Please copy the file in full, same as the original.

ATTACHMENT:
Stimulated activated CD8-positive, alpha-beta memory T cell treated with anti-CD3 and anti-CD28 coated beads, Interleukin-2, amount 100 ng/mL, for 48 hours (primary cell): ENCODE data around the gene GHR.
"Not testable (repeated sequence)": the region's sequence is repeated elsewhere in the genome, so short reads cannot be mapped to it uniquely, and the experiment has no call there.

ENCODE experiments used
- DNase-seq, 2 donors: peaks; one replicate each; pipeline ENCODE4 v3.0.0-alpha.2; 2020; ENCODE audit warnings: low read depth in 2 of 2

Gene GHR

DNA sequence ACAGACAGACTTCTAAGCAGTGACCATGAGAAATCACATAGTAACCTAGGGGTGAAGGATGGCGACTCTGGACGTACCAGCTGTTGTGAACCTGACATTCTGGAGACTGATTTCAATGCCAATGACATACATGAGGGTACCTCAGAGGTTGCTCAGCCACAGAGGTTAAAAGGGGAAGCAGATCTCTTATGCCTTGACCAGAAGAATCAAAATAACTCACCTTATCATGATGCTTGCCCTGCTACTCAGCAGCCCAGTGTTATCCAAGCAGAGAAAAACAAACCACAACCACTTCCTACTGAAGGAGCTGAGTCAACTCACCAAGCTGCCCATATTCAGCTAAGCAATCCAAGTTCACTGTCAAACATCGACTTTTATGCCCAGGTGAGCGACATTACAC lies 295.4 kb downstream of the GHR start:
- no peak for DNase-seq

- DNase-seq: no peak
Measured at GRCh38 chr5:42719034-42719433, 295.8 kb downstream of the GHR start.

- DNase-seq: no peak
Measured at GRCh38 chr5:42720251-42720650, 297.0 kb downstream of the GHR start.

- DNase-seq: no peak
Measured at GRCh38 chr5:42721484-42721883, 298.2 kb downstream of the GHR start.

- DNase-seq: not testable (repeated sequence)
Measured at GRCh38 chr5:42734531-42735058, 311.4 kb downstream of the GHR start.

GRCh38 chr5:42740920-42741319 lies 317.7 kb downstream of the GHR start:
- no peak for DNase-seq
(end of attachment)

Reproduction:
Stimulated activated CD8-positive, alpha-beta memory T cell treated with anti-CD3 and anti-CD28 coated beads, Interleukin-2, amount 100 ng/mL, for 48 hours (primary cell): ENCODE data around the gene GHR.
"Not testable (repeated sequence)": the region's sequence is repeated elsewhere in the genome, so short reads cannot be mapped to it uniquely, and the experiment has no call there.

ENCODE experiments used
- DNase-seq, 2 donors: peaks; one replicate each; pipeline ENCODE4 v3.0.0-alpha.2; 2020; ENCODE audit warnings: low read depth in 2 of 2

Gene GHR

DNA sequence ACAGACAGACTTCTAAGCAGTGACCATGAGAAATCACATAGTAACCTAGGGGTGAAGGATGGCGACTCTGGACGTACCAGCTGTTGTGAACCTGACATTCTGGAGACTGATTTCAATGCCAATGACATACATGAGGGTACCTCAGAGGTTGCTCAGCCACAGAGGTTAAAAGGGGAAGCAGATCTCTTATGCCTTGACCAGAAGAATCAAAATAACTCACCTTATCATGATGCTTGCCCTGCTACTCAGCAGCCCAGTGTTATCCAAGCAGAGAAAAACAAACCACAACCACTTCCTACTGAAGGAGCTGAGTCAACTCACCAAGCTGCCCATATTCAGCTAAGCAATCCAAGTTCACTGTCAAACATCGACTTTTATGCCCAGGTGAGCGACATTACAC lies 295.4 kb downstream of the GHR start:
- no peak for DNase-seq

- DNase-seq: no peak
Measured at GRCh38 chr5:42719034-42719433, 295.8 kb downstream of the GHR start.

- DNase-seq: no peak
Measured at GRCh38 chr5:42720251-42720650, 297.0 kb downstream of the GHR start.

- DNase-seq: no peak
Measured at GRCh38 chr5:42721484-42721883, 298.2 kb downstream of the GHR start.

- DNase-seq: not testable (repeated sequence)
Measured at GRCh38 chr5:42734531-42735058, 311.4 kb downstream of the GHR start.

GRCh38 chr5:42740920-42741319 lies 317.7 kb downstream of the GHR start:
- no peak for DNase-seq